Who would be responsible if a self-driving car crashed and caused death or personal injury? As technology develops and regulations are put in place, the prospect of self-driving cars on city streets is becoming far less futuristic or fanciful. Questions of liability are also moving from the realms of thought-experiment and into reality. Equally, who would be responsible if a wearable device designed to administer medication failed due to a regulatory intervention or a data breach? Such questions would not be resolved by reference to a wholly new body of specially-created law. Rather, they would have to be dealt with by applying existing principles and causes of action.
Perhaps the most significant areas of concern relate to the ownership, processing, use and security of data generated by IoT devices and smart city infrastructure. Data concerning individual location, activities and even intimate personal information will be gathered and stored. Who is responsible? In Europe, much attention is currently focused on implementation of new data laws extending duties to cloud service providers. Other concerns focus on the question of how resource-starved municipal authorities might seek to fund smart city projects. If, and to the extent, that the solution lies in commercial partnerships or public-private joint ventures then a key question must be how far private sector involvement is driven by the potential value of data. For civil society, the balance between security and facility is a live and pressing question.
The coming together of public and private entities and the meshing of young technology with old infrastructure in commercial partnerships and public-private joint ventures can create a challenging array of relationships. Multiple service and system suppliers may be involved in the development, testing and implementation of some solutions whilst interfacing with existing infrastructure can create the risk of potential gaps in legal responsibilities.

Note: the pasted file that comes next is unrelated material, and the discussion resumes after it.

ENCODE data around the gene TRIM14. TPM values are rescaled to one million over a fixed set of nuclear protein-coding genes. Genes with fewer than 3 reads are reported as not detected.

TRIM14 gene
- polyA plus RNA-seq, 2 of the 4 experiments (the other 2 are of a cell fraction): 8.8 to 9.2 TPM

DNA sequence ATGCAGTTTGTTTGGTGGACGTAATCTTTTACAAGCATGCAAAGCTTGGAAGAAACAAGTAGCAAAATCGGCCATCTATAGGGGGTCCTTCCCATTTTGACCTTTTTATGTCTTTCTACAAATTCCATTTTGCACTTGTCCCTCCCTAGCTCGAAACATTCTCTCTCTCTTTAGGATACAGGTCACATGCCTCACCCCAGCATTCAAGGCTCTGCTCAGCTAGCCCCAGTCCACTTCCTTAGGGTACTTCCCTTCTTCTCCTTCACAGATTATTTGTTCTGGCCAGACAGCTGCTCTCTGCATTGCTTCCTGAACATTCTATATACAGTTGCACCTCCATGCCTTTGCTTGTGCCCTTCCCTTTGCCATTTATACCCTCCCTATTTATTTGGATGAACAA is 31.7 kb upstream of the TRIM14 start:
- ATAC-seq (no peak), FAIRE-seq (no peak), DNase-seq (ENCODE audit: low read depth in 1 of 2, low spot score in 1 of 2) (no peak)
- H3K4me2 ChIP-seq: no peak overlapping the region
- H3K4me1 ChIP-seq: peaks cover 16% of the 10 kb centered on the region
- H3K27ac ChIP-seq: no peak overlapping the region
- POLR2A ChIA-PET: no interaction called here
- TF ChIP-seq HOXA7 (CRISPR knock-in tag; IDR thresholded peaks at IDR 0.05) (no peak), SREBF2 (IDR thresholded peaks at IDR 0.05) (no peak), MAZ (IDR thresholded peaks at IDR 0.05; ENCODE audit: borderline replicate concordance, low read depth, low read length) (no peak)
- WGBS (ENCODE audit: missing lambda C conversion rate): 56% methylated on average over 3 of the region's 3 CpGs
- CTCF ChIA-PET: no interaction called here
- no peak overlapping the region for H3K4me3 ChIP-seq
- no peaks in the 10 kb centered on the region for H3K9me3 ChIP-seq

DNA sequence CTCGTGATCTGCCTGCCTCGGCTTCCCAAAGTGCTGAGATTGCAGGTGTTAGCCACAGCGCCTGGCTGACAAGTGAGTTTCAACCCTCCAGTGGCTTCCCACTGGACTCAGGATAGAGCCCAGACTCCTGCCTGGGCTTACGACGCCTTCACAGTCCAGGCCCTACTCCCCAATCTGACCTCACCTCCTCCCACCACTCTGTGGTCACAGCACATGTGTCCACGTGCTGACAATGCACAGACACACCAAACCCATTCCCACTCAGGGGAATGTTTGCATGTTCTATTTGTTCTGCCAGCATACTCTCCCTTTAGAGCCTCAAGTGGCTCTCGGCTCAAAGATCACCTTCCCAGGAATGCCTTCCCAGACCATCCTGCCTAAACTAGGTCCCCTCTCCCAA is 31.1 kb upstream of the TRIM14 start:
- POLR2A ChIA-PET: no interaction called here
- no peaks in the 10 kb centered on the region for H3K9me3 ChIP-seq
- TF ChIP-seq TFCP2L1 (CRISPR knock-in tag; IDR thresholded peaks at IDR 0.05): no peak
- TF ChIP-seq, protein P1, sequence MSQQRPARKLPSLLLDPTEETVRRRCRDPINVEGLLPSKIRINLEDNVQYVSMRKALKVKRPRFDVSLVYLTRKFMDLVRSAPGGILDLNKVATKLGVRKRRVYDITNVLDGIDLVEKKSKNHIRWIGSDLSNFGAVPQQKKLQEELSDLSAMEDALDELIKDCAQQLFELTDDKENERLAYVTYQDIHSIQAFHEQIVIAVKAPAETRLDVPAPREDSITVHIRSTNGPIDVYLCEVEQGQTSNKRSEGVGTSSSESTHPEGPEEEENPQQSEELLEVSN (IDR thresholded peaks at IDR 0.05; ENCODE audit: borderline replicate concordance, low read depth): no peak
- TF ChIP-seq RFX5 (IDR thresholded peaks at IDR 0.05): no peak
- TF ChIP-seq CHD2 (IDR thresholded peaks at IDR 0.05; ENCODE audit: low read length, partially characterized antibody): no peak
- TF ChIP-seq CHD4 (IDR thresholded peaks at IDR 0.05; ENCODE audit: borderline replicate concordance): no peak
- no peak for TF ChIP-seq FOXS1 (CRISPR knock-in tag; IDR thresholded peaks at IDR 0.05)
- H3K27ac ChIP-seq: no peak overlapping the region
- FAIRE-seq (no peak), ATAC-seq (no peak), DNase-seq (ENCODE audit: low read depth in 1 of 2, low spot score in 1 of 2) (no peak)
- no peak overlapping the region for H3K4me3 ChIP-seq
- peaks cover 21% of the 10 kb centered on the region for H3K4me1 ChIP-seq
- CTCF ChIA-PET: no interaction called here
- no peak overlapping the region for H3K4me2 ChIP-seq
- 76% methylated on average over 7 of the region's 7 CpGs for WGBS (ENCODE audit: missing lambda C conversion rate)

As is often the case, lessons can be drawn from analogous situations. In particular, consortium and multi-sourcing models have been developed from an interest in “best of breed” contracting or “select sourcing”. This is a strategy of allocating different components of a project to separate best of breed suppliers. Structures vary. The suppliers may be grouped in a consortium, or the procuring entity may contract with each separately, whilst placing supplier management and integration responsibilities onto a lead supplier. This results is an interesting matrix of relationships, up and down between the procuring entity and suppliers, and from side to side with operating level and integration agreements between the suppliers. However, the upside of this complexity is that the approach can lessen the performance and credit risk for the procuring entity. The cutting edge technology may reside within a start-up venture, whilst the project financing and organisational demands require the involvement of an established “name” to add muscle.
Alternatively, large and established players may well opt for acquisition. Recent examples include the 2014 acquisition by Huawei of “internet of things” pioneers Neul (the name being the gaelic word for “cloud”).
Any survey of the legal and practical issues affecting smart city projects and IoT implementation rapidly arrives at the realisation that they touch the full range of communications law and regulation, data law, commercial contracts, tort and product liability, administrative and even constitutional law. Further, they require close attention to questions of jurisdiction, governing law and cross-border liability and enforcement. Globalisation of data services requires an understanding of issues in every relevant jurisdiction.